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New Sombrio Bridge opens

Pacheedaht member Russell Jones, fifth from left, MLA Ida Chong, centre, and Mike Hicks, fourth from right, cut the ribbon to open the new Sombrio Bridge. Also on hand was MLA John Horgan, third from right, and the construction workers who made it happen. - Sharron Ho
Pacheedaht member Russell Jones, fifth from left, MLA Ida Chong, centre, and Mike Hicks, fourth from right, cut the ribbon to open the new Sombrio Bridge. Also on hand was MLA John Horgan, third from right, and the construction workers who made it happen.
— image credit: Sharron Ho

The long-awaited Sombrio Bridge, which is expected to increase motorist safety and bolster economic tourism, opened to the public on Monday.

The Sombrio Bridge replaces a 55-year-old single-lane, wooden structure and eliminates a narrow and dangerous switch back on Highway 14.

The two-lane, steel and concrete bridge is east of Port Renfrew and measures 124 metres long.

“This bridge which we’re about to open will replace the nastiest switch back possibly in North America,” said Mike Hicks, Juan de Fuca regional director, at a press conference on Dec. 9.

“This bridge will immediately prevent many motorcycle accidents and deaths attributed to the switch back, and will finally secure the safety of the Port Renfrew and Pacheedaht children travelling every day to school.”

The opening of the Sombrio Bridge also marks the completion of the Pacific Marine Circle Route, which Hicks said will, “guarantee economic prosperity for years for Port Renfrew, Jordan River and the Juan de Fuca.”

Ida Chong, Oak Bay-Gordon Head MLA, said she was pleased the provincial government identified the Sombrio Bridge as a priority.

“We are here to celebrate and the celebration is: $12.6 million went into making sure the Sombrio Bridge project was complete,” she said.

“For South Vancouver Island, $12.6 million is a substantial amount and I’m very glad... this particular road was the road that was one of the priorities of our government.”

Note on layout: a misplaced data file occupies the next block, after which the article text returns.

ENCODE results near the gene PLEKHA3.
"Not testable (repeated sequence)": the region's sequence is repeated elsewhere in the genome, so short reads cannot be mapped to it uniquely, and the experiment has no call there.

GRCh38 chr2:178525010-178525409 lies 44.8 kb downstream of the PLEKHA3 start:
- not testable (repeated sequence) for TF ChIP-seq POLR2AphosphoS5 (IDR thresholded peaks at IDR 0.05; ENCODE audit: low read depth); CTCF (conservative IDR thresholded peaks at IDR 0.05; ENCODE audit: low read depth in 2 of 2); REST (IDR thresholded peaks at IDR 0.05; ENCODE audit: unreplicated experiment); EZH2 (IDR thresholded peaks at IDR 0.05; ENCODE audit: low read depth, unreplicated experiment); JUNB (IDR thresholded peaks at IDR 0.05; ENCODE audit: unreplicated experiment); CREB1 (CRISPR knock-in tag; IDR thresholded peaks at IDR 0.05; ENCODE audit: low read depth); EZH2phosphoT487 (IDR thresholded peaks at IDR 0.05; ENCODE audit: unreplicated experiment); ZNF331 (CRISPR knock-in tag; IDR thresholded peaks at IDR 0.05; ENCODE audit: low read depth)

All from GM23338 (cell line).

In addition to providing safer passage to tourists, residents and commercial traffic, Chong said the Sombrio Bridge could also serve as an alternative to the Malahat.

“Should there be unfortunate incidents where the Malahat has to be closed down, this can be, although may not be as publicized, an alternative to the route to get back in the South Island.”

Ron Gibbins, Port Renfrew BC Ambulance unit chief, said the road improvements will decrease motor-vehicle accidents, and greatly improve safety for emergency personnel and patients.

“Driving down that section of highway (the switch back) in the middle of the night in a snowstorm with a patient and a partner in the back, it’s not for the faint of heart.”

He said in just over a year, an area leading up to the switch back had about 14 motorcycle accidents.

The $12.6 million Sombrio Bridge project also included the repair and resurfacing of 5.4 kilometres of Highway 14, east of Sombrio to Lines Creek.

The project, which the province started in 2009, also includes a viewpoint 500 metres north of the Sombrio Bridge, overlooking the Olympic Peninsula.

Windley Contracting was contracted to complete the project, which created over 125 jobs.

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